The Great Egyptian Sphinx
edited: Thursday, May 29, 2008
By JC Pinkerton
Rated "G" by the Author.
Posted: Saturday, July 03, 2004
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If you lived in Egypt centuries ago, you might see a creature with the body of a beast and the face of the ruling pharaoh.
What is the Great Sphinx?
The Great Sphinx is a mythical creature that originated in ancient Egypt. It combines the body of a beast (usually a lion) with the face of the ruling pharaoh. In Greek mythology, a sphinx was usually made up with the head of a monster, breasts of a woman, and the body of a lion, having wings of a large bird. The sphinx lay stretched out on a large rock, watching quietly, and protecting the lands or important structures such as pyramids. The Great Sphinx was said to protect King Khafre's pyramid.
Where is the Great Sphinx Located?
The Great Sphinx sits where there was once a large quarry, to the south of Chephren's pyramid. Almost 5,000 years ago Chephren's workers molded the huge stone into the form of a lion, and carved their king's face into it. The architects of the sphinx had it face the sunrise with a temple setting to the front. The temple looks very much like the sun temples built by the king's of the 5th Dynasty.
King Thutmose IV (1425-1417) placed a stela between the front paws of the sphinx. It gives an account of a young prince Thutmose, and how he fell asleep in the shade of the sphinx one day. In the dream, the sphinx spoke to Prince Thutmose and told him to take away the sand because it was choking him. Originally built to guard the pyramid, this sphinx was later worshipped as the god Rahorakhty, "Ra of the Two Horizons."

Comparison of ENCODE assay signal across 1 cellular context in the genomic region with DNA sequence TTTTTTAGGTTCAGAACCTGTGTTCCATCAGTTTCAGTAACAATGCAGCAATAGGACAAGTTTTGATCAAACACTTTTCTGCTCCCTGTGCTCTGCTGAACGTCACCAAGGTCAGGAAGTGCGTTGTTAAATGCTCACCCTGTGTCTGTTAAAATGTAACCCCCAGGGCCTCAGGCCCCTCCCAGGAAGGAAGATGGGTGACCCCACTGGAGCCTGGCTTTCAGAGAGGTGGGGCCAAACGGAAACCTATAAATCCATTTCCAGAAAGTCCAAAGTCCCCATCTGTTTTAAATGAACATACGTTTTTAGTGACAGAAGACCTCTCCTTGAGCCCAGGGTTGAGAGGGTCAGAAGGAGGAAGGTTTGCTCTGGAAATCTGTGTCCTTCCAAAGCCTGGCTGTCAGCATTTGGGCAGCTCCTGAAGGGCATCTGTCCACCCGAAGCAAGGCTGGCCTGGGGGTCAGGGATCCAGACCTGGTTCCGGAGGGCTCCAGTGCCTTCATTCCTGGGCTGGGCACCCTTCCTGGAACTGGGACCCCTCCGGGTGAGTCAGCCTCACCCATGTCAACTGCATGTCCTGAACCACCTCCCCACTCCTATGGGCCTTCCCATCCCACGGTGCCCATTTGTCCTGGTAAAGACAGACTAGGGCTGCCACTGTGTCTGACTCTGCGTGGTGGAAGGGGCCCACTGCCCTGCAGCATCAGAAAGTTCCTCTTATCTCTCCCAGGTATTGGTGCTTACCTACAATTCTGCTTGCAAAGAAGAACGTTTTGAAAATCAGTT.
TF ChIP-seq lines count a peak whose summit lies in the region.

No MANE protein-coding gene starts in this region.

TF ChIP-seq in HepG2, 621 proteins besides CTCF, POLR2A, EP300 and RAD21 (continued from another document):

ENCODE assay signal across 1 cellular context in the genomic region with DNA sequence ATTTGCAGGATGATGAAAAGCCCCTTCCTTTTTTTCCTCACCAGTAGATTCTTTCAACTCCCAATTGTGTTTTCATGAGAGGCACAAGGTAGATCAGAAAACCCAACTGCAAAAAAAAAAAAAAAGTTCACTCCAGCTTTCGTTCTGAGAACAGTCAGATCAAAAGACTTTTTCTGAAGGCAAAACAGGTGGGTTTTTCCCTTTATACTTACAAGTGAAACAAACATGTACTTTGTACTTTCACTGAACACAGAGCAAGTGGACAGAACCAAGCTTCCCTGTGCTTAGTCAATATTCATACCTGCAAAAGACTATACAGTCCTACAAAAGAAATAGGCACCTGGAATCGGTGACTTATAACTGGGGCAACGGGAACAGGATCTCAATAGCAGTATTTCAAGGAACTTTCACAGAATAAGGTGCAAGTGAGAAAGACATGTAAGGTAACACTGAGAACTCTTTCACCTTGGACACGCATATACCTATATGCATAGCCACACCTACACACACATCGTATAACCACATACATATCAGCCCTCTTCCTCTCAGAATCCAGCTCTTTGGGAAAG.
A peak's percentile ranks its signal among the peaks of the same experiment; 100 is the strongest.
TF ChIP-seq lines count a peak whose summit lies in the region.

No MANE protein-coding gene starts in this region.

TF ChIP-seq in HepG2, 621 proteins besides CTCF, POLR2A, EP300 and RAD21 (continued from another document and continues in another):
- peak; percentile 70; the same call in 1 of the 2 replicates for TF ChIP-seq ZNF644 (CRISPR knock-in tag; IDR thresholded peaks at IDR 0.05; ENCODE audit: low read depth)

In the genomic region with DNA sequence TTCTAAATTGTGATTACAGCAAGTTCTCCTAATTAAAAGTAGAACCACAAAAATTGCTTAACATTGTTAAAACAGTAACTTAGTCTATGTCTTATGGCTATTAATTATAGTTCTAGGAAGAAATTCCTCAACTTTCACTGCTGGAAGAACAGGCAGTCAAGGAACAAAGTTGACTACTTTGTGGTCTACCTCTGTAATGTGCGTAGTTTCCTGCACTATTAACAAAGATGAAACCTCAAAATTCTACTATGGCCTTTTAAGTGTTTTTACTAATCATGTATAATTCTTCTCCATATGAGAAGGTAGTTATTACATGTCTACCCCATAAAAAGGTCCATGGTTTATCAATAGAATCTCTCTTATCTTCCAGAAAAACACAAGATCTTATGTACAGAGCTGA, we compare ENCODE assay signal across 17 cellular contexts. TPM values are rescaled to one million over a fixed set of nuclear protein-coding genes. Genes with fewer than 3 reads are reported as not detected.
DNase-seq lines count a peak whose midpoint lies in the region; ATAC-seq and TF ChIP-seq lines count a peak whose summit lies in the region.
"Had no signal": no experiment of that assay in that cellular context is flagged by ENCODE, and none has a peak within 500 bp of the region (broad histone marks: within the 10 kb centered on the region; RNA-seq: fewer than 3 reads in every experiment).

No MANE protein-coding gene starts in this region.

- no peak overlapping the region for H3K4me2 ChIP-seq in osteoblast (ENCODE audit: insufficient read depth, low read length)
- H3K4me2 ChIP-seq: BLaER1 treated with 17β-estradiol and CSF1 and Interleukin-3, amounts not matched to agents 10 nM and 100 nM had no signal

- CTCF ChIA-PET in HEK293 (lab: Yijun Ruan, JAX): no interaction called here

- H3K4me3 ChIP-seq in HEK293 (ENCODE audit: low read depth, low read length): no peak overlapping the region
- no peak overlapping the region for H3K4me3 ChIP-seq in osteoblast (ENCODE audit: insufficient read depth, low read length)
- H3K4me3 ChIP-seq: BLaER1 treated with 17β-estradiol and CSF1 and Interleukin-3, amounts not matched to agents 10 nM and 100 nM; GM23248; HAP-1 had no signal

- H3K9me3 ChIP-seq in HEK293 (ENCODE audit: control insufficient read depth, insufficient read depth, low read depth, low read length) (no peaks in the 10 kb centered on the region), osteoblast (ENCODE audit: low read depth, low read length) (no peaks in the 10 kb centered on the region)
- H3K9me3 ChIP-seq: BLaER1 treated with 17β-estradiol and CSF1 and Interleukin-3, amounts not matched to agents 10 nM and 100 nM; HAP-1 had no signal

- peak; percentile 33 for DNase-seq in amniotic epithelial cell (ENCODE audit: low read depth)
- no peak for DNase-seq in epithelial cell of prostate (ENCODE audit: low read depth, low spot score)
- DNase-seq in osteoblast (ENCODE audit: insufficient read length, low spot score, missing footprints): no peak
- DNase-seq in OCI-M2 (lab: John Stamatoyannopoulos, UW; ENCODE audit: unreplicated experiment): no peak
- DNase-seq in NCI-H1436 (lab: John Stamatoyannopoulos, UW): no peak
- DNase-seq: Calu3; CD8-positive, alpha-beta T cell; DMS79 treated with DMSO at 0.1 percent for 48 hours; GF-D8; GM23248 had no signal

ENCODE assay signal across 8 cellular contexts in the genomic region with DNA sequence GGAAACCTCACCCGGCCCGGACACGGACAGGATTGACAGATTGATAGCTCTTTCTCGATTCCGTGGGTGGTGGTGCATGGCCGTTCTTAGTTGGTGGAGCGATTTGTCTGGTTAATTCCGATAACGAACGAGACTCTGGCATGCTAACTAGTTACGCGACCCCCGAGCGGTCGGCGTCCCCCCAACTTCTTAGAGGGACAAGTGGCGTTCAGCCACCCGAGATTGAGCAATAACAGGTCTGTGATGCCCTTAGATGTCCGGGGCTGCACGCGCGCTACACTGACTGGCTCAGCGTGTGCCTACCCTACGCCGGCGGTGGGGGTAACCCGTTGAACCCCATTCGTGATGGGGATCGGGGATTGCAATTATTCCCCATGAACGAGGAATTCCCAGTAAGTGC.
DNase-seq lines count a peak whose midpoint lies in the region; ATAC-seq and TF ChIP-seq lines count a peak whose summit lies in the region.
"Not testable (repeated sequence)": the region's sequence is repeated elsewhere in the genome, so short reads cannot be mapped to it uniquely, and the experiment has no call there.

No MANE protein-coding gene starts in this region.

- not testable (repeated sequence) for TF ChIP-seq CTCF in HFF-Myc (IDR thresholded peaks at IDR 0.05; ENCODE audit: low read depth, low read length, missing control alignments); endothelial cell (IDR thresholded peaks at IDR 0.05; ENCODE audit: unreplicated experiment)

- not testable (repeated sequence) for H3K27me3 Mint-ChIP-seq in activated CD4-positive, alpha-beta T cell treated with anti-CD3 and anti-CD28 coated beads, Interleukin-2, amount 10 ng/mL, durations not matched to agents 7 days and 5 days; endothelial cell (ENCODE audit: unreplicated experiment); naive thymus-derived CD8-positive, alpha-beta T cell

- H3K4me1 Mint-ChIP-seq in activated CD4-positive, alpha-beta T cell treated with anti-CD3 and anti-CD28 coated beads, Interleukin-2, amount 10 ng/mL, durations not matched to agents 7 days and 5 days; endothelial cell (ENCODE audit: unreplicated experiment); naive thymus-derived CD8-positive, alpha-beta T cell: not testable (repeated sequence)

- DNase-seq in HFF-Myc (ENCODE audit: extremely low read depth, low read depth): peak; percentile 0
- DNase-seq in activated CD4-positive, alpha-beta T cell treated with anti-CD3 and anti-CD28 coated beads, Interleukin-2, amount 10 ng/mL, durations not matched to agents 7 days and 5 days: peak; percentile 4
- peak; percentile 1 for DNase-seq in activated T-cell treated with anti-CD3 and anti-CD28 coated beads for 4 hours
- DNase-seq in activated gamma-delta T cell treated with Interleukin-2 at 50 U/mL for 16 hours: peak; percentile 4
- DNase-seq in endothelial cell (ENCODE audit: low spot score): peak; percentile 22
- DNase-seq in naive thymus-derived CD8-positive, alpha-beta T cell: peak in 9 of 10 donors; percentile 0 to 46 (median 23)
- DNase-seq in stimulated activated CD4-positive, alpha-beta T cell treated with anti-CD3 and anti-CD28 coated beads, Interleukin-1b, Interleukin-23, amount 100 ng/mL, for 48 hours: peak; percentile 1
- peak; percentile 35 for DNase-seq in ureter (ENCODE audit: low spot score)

What does the Great Sphinx look like?
The Great Sphinx at Giza, Egypt is the largest and best known of all these statues. The Great Sphinx was built almost 5,000 years ago, when Khafre was king of Egypt. The head is an image of King Khafre, and its lion body represents the king's strength, both being carved from solid rock. The Great Sphinx measures sixty-six feet high and over two hundred forty feet long. The face of the sphinx rises thirteen feet with the eyes being six feet high. Part of the nose and beard are now missing, but the beard can still be seen in the British Museum.
The Sphinx Today:
The wind and humidity from Cairo has caused the sphinx to crumble, but a frugally planned restoration of the Sphinx started in the 1980s. Over a period of six years, an addition of more than 2,000 limestone blocks were placed at the sphinx, and even chemicals were injected, but the treatment failed. By 1988, the sphinx's left shoulder deteriorated causing blocks to fall off. At present, restoration is still an ongoing project under the control of the Supreme Council of Antiquities Archaeologist. They are making repairs on the damaged shoulder, and making attempts to drain away some of the subsoil.
Through time, vandals have marred the head of the Great Sphinx many times. Soldiers, having no respect for art, once shot at the nose of the great image until it crumbled. Over the centuries, desert sandstorms have caused stones to disappear. Frequently the bottom part of the sphinx lies completely buried under the sand. Today, it still stands guard over the road leading to King Khafre's pyramid, and is known as a great Egyptian landmark.
Lexicon Univ. Ency.New York.
The Home Adv. Library: People and Places. Chicago.
Aladdin Books: Pyramids. New York.